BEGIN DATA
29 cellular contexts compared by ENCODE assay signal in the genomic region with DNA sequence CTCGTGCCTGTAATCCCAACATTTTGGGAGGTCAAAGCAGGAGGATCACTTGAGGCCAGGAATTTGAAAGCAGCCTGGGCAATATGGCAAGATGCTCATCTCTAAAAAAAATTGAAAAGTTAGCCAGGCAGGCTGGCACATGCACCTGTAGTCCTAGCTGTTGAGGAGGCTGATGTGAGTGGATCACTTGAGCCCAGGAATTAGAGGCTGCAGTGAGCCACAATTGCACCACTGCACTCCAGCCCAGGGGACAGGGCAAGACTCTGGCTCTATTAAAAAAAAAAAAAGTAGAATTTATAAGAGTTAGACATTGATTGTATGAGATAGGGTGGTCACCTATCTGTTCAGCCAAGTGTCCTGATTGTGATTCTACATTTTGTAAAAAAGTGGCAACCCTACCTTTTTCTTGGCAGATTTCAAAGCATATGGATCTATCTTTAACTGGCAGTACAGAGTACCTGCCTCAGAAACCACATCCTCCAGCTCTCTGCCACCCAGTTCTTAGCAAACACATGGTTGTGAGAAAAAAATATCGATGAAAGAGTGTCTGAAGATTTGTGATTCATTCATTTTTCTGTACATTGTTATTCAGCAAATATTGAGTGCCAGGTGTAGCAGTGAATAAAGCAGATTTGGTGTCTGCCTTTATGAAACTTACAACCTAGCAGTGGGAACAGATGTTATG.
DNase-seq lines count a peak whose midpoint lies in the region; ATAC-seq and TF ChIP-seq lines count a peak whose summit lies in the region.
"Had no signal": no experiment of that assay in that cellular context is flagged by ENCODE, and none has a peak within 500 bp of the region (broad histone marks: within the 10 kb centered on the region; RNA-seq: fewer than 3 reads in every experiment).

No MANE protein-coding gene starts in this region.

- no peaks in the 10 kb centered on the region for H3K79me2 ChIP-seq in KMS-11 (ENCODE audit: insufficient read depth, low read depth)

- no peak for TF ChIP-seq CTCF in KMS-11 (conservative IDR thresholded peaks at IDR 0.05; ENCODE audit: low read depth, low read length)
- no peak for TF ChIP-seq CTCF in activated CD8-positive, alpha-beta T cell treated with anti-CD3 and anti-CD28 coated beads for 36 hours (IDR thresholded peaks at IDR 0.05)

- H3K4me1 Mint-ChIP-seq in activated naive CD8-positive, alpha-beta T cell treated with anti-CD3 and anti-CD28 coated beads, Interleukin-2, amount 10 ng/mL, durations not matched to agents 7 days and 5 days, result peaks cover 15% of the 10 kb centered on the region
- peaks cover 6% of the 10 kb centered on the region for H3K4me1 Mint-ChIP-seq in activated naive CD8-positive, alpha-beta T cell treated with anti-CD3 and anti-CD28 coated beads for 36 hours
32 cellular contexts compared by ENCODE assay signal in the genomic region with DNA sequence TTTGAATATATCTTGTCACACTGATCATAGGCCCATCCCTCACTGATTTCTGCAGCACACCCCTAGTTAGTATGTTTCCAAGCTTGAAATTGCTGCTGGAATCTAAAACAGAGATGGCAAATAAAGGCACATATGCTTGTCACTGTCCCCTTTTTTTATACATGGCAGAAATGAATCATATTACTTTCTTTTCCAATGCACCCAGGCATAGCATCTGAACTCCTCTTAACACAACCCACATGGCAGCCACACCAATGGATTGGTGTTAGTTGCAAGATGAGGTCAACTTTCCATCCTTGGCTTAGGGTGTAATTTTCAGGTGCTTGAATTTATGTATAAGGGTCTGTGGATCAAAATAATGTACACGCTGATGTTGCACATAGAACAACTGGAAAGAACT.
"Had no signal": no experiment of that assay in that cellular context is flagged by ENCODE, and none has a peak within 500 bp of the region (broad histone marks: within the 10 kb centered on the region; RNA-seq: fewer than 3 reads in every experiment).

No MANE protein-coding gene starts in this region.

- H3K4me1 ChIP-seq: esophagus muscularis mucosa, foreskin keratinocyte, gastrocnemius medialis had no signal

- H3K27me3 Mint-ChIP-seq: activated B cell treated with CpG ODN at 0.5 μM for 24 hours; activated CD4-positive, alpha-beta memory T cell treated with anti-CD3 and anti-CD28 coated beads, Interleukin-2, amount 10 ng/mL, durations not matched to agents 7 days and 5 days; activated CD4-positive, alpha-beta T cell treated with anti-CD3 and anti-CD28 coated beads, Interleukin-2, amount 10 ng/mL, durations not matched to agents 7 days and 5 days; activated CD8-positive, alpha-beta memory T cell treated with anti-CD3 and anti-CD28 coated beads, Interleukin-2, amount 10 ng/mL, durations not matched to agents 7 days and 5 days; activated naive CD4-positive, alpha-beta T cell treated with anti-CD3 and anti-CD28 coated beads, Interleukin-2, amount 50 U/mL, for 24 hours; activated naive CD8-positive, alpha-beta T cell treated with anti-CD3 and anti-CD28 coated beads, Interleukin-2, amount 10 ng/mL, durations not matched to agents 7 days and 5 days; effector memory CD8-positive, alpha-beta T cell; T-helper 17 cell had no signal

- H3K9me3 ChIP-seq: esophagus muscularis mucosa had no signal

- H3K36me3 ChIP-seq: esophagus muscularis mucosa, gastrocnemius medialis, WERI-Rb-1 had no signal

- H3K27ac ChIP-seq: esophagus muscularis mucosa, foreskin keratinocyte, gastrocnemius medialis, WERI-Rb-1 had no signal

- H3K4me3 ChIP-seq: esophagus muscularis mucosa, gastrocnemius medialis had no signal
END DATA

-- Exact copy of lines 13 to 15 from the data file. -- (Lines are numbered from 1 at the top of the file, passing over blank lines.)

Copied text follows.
- H3K4me1 ChIP-seq: esophagus muscularis mucosa, foreskin keratinocyte, gastrocnemius medialis had no signal

- H3K27me3 Mint-ChIP-seq: activated B cell treated with CpG ODN at 0.5 μM for 24 hours; activated CD4-positive, alpha-beta memory T cell treated with anti-CD3 and anti-CD28 coated beads, Interleukin-2, amount 10 ng/mL, durations not matched to agents 7 days and 5 days; activated CD4-positive, alpha-beta T cell treated with anti-CD3 and anti-CD28 coated beads, Interleukin-2, amount 10 ng/mL, durations not matched to agents 7 days and 5 days; activated CD8-positive, alpha-beta memory T cell treated with anti-CD3 and anti-CD28 coated beads, Interleukin-2, amount 10 ng/mL, durations not matched to agents 7 days and 5 days; activated naive CD4-positive, alpha-beta T cell treated with anti-CD3 and anti-CD28 coated beads, Interleukin-2, amount 50 U/mL, for 24 hours; activated naive CD8-positive, alpha-beta T cell treated with anti-CD3 and anti-CD28 coated beads, Interleukin-2, amount 10 ng/mL, durations not matched to agents 7 days and 5 days; effector memory CD8-positive, alpha-beta T cell; T-helper 17 cell had no signal

- H3K9me3 ChIP-seq: esophagus muscularis mucosa had no signal